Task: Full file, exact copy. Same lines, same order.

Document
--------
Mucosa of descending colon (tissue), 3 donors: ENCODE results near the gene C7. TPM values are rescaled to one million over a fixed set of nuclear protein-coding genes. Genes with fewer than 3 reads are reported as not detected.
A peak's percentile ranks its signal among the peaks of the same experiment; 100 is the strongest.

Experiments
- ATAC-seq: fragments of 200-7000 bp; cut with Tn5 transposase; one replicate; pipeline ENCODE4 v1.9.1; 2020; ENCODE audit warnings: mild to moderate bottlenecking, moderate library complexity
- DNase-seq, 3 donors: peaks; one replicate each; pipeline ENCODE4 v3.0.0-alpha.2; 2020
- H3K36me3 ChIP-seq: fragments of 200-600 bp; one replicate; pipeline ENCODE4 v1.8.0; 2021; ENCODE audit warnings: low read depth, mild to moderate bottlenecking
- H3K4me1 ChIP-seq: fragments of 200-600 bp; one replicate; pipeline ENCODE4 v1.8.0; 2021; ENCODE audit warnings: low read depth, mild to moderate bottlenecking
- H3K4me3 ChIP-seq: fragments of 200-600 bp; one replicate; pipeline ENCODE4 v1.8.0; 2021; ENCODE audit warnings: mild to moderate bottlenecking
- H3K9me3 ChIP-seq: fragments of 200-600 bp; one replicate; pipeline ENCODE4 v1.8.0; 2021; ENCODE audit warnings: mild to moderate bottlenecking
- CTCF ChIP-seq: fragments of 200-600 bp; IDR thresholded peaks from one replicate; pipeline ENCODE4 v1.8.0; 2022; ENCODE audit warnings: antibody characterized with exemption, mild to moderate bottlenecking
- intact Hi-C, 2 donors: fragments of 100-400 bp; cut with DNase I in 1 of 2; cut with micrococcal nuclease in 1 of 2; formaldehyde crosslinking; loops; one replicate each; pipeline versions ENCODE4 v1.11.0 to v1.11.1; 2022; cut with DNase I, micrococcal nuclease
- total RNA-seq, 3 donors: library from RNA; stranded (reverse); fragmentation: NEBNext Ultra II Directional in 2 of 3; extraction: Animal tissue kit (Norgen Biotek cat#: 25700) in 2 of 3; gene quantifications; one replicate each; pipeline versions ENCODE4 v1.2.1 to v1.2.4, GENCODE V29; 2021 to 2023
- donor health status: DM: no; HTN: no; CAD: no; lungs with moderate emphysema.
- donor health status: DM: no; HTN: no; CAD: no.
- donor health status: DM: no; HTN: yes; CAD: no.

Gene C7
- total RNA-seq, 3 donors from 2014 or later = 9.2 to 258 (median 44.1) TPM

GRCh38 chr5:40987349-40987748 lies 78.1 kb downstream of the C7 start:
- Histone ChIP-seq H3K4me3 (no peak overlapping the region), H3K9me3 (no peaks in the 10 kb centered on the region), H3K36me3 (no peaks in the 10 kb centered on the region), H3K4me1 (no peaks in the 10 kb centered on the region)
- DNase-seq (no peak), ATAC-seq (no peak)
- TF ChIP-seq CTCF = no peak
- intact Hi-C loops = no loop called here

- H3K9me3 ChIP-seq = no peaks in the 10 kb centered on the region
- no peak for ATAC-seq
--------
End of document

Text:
Mucosa of descending colon (tissue), 3 donors: ENCODE results near the gene C7. TPM values are rescaled to one million over a fixed set of nuclear protein-coding genes. Genes with fewer than 3 reads are reported as not detected.
A peak's percentile ranks its signal among the peaks of the same experiment; 100 is the strongest.

Experiments
- ATAC-seq: fragments of 200-7000 bp; cut with Tn5 transposase; one replicate; pipeline ENCODE4 v1.9.1; 2020; ENCODE audit warnings: mild to moderate bottlenecking, moderate library complexity
- DNase-seq, 3 donors: peaks; one replicate each; pipeline ENCODE4 v3.0.0-alpha.2; 2020
- H3K36me3 ChIP-seq: fragments of 200-600 bp; one replicate; pipeline ENCODE4 v1.8.0; 2021; ENCODE audit warnings: low read depth, mild to moderate bottlenecking
- H3K4me1 ChIP-seq: fragments of 200-600 bp; one replicate; pipeline ENCODE4 v1.8.0; 2021; ENCODE audit warnings: low read depth, mild to moderate bottlenecking
- H3K4me3 ChIP-seq: fragments of 200-600 bp; one replicate; pipeline ENCODE4 v1.8.0; 2021; ENCODE audit warnings: mild to moderate bottlenecking
- H3K9me3 ChIP-seq: fragments of 200-600 bp; one replicate; pipeline ENCODE4 v1.8.0; 2021; ENCODE audit warnings: mild to moderate bottlenecking
- CTCF ChIP-seq: fragments of 200-600 bp; IDR thresholded peaks from one replicate; pipeline ENCODE4 v1.8.0; 2022; ENCODE audit warnings: antibody characterized with exemption, mild to moderate bottlenecking
- intact Hi-C, 2 donors: fragments of 100-400 bp; cut with DNase I in 1 of 2; cut with micrococcal nuclease in 1 of 2; formaldehyde crosslinking; loops; one replicate each; pipeline versions ENCODE4 v1.11.0 to v1.11.1; 2022; cut with DNase I, micrococcal nuclease
- total RNA-seq, 3 donors: library from RNA; stranded (reverse); fragmentation: NEBNext Ultra II Directional in 2 of 3; extraction: Animal tissue kit (Norgen Biotek cat#: 25700) in 2 of 3; gene quantifications; one replicate each; pipeline versions ENCODE4 v1.2.1 to v1.2.4, GENCODE V29; 2021 to 2023
- donor health status: DM: no; HTN: no; CAD: no; lungs with moderate emphysema.
- donor health status: DM: no; HTN: no; CAD: no.
- donor health status: DM: no; HTN: yes; CAD: no.

Gene C7
- total RNA-seq, 3 donors from 2014 or later = 9.2 to 258 (median 44.1) TPM

GRCh38 chr5:40987349-40987748 lies 78.1 kb downstream of the C7 start:
- Histone ChIP-seq H3K4me3 (no peak overlapping the region), H3K9me3 (no peaks in the 10 kb centered on the region), H3K36me3 (no peaks in the 10 kb centered on the region), H3K4me1 (no peaks in the 10 kb centered on the region)
- DNase-seq (no peak), ATAC-seq (no peak)
- TF ChIP-seq CTCF = no peak
- intact Hi-C loops = no loop called here

- H3K9me3 ChIP-seq = no peaks in the 10 kb centered on the region
- no peak for ATAC-seq